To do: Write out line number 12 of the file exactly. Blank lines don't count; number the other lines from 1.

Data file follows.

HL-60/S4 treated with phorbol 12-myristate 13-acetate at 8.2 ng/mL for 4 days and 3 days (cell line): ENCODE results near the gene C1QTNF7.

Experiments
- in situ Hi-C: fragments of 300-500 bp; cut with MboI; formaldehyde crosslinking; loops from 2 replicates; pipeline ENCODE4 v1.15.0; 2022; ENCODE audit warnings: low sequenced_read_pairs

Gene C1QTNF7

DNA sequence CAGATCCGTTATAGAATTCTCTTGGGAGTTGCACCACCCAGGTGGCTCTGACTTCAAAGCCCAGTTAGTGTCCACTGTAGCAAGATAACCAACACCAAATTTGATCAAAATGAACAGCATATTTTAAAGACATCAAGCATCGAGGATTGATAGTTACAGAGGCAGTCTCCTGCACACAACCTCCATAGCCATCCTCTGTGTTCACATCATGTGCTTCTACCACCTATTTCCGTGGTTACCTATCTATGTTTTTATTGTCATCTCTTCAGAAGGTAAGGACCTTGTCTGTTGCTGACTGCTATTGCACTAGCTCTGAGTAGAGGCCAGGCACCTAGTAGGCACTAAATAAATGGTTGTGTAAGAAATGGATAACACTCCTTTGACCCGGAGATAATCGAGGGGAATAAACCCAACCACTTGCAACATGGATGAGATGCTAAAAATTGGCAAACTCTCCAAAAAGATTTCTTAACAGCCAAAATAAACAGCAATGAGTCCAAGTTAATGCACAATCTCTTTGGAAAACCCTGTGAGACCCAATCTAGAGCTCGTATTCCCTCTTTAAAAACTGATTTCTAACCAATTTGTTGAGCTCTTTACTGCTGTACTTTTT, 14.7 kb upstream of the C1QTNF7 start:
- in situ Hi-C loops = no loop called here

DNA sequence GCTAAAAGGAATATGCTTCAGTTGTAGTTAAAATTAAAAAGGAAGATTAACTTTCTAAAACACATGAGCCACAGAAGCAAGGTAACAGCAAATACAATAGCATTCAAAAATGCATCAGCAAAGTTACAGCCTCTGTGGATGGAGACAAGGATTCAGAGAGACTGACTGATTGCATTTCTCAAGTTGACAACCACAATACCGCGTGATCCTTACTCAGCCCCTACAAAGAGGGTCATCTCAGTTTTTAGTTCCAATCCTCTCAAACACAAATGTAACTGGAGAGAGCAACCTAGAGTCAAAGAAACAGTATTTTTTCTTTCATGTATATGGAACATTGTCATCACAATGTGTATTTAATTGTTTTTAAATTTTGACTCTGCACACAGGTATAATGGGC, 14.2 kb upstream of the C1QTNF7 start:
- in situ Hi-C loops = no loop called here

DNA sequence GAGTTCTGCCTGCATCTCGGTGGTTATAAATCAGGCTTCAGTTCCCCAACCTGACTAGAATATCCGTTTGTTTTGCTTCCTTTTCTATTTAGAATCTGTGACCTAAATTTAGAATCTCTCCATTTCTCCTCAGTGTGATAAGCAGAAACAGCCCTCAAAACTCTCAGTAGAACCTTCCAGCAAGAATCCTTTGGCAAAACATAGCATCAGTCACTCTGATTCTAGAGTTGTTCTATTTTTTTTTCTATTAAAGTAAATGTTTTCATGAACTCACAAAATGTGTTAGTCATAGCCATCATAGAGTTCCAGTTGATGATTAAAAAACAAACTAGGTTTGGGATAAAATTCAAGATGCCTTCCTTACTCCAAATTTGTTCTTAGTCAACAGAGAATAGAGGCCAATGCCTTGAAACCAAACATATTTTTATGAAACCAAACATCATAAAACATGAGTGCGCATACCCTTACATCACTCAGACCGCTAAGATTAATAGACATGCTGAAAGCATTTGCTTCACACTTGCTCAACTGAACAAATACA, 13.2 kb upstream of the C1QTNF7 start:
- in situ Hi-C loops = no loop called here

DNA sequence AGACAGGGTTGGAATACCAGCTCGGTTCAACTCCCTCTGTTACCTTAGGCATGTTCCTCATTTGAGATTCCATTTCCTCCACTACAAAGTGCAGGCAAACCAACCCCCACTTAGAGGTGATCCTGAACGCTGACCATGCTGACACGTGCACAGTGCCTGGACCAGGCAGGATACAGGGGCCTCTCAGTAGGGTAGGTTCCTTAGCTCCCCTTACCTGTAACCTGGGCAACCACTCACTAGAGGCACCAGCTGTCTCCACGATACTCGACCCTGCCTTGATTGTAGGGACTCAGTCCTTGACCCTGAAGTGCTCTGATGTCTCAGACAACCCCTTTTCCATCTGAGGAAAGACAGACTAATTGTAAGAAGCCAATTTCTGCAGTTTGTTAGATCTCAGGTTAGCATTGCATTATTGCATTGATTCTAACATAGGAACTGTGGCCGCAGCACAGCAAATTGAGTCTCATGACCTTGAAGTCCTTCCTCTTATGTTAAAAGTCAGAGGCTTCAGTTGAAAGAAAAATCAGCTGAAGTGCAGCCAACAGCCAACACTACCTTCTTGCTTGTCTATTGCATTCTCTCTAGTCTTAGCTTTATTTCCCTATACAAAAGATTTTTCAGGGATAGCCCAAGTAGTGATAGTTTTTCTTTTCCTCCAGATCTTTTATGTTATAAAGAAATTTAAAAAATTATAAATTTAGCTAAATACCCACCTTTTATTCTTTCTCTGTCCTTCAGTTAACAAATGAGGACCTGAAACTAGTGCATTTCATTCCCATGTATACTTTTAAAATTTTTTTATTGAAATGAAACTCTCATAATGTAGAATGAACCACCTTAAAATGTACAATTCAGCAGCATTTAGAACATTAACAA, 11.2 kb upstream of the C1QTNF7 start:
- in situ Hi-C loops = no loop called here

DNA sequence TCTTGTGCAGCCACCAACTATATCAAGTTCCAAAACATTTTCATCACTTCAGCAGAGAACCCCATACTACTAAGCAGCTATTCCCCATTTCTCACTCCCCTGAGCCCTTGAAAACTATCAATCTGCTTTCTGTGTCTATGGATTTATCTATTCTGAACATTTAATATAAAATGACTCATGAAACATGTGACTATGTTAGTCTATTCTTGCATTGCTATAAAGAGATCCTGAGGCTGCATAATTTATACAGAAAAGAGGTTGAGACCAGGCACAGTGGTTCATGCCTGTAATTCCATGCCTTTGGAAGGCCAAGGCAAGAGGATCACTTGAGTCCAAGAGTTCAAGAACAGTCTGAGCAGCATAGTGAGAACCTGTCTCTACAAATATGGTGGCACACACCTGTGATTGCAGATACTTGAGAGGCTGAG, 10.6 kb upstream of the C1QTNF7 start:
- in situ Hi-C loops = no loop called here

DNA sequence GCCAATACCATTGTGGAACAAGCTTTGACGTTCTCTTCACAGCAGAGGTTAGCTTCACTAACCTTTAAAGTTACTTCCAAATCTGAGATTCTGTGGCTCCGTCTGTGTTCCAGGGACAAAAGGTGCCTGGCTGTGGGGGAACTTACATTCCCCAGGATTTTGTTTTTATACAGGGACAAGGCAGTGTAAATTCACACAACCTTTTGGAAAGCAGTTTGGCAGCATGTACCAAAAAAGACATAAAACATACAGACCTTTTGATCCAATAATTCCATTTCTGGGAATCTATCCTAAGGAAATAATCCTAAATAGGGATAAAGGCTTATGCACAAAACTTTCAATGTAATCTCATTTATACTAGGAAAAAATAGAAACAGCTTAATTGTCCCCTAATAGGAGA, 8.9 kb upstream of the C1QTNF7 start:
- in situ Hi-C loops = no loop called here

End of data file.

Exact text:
- in situ Hi-C loops = no loop called here